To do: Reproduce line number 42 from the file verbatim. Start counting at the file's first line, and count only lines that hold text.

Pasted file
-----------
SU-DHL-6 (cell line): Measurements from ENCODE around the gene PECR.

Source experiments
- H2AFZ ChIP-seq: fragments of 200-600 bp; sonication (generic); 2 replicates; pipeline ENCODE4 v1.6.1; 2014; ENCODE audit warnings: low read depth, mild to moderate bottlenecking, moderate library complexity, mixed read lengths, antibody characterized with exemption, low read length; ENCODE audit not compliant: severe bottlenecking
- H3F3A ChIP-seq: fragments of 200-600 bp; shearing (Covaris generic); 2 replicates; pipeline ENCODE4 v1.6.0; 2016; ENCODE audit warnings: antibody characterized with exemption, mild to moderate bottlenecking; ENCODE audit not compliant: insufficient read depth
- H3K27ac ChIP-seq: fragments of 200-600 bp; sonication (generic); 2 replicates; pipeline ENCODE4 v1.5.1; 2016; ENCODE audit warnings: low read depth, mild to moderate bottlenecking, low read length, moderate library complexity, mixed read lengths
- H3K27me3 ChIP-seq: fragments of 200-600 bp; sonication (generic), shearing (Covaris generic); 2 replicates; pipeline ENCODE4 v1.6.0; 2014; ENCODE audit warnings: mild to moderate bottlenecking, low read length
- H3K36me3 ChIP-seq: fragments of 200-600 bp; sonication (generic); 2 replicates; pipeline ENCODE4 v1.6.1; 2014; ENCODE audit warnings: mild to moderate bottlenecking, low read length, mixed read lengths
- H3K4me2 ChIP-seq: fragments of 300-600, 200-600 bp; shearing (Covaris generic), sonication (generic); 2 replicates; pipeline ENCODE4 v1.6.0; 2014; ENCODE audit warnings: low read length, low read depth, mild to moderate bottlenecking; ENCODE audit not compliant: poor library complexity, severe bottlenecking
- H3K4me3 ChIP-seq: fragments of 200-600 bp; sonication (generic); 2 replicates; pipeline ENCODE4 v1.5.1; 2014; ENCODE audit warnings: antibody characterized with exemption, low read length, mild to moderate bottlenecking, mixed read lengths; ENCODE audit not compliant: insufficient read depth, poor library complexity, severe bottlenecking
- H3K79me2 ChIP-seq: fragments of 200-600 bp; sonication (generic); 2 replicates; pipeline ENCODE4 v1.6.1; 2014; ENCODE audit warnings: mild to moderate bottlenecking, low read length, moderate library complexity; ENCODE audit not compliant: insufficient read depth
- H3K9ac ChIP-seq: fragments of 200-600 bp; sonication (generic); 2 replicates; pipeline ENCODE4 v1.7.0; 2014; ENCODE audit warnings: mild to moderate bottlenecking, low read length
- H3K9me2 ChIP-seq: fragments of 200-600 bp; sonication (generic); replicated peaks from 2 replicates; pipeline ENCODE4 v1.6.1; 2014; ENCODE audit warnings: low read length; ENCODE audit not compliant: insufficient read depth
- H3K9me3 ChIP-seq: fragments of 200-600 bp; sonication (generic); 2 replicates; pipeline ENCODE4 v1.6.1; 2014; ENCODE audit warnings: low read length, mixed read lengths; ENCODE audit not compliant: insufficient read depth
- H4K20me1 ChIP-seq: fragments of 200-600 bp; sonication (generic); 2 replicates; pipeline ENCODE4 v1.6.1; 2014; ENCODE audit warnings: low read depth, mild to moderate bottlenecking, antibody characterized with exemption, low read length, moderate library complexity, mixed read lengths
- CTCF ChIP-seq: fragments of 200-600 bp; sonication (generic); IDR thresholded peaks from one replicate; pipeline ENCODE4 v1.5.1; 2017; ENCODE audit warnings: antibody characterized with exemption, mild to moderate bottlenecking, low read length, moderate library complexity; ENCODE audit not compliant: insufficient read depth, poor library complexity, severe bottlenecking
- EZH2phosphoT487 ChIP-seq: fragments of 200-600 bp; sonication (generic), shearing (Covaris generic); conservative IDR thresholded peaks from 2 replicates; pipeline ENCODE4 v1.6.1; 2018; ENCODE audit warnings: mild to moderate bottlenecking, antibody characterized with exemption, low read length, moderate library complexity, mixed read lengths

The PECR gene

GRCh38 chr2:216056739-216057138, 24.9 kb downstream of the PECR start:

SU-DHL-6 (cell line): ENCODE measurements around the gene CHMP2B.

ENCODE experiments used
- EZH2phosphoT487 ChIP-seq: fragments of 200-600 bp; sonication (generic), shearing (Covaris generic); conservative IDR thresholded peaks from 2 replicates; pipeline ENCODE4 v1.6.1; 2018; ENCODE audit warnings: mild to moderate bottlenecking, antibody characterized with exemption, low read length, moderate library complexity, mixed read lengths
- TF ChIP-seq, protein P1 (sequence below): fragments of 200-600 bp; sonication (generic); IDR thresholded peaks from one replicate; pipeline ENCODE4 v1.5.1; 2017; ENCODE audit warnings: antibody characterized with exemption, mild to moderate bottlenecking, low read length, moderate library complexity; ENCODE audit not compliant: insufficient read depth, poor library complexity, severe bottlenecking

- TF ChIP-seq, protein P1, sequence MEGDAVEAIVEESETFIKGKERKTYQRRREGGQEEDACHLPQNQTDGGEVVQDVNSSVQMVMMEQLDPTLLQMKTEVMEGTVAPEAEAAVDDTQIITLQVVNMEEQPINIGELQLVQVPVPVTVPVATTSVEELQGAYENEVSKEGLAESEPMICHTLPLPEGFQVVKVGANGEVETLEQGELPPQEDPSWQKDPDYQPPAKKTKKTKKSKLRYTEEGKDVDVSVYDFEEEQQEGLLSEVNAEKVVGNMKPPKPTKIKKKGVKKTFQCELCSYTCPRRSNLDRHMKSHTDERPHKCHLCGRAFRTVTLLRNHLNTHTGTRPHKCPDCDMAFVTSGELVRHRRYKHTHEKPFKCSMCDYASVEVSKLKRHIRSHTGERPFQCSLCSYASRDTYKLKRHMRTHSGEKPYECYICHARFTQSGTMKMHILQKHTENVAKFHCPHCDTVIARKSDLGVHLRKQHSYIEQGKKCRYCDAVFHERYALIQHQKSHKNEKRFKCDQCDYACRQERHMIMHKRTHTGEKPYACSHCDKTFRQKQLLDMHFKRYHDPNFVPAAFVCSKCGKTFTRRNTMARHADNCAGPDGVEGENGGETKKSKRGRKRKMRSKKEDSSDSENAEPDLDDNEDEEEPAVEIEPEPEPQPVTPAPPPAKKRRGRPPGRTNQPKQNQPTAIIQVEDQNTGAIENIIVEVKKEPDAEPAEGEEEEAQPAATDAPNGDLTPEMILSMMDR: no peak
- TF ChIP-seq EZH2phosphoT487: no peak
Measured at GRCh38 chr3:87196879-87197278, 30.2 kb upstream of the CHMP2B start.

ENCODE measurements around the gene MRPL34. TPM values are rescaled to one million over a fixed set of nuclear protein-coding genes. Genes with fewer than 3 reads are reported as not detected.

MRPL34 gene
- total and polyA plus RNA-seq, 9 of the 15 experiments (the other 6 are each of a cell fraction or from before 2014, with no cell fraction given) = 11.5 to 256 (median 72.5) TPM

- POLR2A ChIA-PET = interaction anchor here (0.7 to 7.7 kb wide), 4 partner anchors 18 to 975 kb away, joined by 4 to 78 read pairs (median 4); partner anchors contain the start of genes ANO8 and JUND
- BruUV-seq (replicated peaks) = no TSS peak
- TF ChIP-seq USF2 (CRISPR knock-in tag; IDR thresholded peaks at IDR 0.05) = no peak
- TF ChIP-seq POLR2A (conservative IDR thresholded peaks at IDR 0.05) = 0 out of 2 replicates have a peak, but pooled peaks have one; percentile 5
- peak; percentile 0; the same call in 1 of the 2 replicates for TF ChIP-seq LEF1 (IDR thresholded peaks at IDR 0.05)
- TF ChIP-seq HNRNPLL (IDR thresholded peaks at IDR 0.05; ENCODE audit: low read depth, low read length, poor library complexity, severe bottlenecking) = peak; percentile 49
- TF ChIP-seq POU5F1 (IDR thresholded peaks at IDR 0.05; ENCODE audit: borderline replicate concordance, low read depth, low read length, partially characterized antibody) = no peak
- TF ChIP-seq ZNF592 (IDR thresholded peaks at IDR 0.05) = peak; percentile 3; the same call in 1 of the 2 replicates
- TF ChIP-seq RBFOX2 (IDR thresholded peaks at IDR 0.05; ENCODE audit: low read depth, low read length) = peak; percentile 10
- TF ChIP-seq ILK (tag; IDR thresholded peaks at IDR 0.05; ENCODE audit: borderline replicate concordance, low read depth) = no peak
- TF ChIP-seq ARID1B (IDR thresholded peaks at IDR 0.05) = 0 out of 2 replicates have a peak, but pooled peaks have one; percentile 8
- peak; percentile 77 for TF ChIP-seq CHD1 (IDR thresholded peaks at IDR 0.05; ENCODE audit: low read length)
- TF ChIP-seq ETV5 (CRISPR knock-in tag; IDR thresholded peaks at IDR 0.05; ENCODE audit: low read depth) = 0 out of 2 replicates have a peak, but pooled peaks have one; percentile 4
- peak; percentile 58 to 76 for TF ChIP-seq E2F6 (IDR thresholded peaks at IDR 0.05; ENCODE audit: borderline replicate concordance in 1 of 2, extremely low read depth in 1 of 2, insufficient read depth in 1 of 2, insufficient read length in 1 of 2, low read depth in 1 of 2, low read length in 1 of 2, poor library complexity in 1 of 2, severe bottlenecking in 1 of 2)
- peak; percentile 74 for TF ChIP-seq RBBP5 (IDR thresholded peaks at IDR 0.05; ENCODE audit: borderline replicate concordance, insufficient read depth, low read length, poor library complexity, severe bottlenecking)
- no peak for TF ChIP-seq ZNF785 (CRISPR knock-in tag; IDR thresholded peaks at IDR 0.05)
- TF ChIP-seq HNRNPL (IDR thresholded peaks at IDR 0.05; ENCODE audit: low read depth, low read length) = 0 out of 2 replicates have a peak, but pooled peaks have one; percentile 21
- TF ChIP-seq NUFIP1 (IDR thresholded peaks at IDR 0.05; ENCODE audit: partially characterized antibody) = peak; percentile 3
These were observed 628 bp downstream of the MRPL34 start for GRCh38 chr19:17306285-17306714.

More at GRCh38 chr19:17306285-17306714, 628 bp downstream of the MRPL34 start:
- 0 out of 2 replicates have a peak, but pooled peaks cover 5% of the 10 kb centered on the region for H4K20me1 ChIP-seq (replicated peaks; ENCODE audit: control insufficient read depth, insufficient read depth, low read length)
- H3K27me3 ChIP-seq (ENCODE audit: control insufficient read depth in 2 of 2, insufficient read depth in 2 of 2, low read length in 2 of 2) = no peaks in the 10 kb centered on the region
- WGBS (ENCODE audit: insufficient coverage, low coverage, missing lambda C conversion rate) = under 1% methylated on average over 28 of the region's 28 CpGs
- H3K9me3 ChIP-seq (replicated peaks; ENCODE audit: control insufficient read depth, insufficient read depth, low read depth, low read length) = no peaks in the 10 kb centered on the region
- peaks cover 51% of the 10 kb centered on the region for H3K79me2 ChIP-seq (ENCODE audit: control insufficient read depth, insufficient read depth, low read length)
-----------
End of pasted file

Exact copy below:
- peak; percentile 58 to 76 for TF ChIP-seq E2F6 (IDR thresholded peaks at IDR 0.05; ENCODE audit: borderline replicate concordance in 1 of 2, extremely low read depth in 1 of 2, insufficient read depth in 1 of 2, insufficient read length in 1 of 2, low read depth in 1 of 2, low read length in 1 of 2, poor library complexity in 1 of 2, severe bottlenecking in 1 of 2)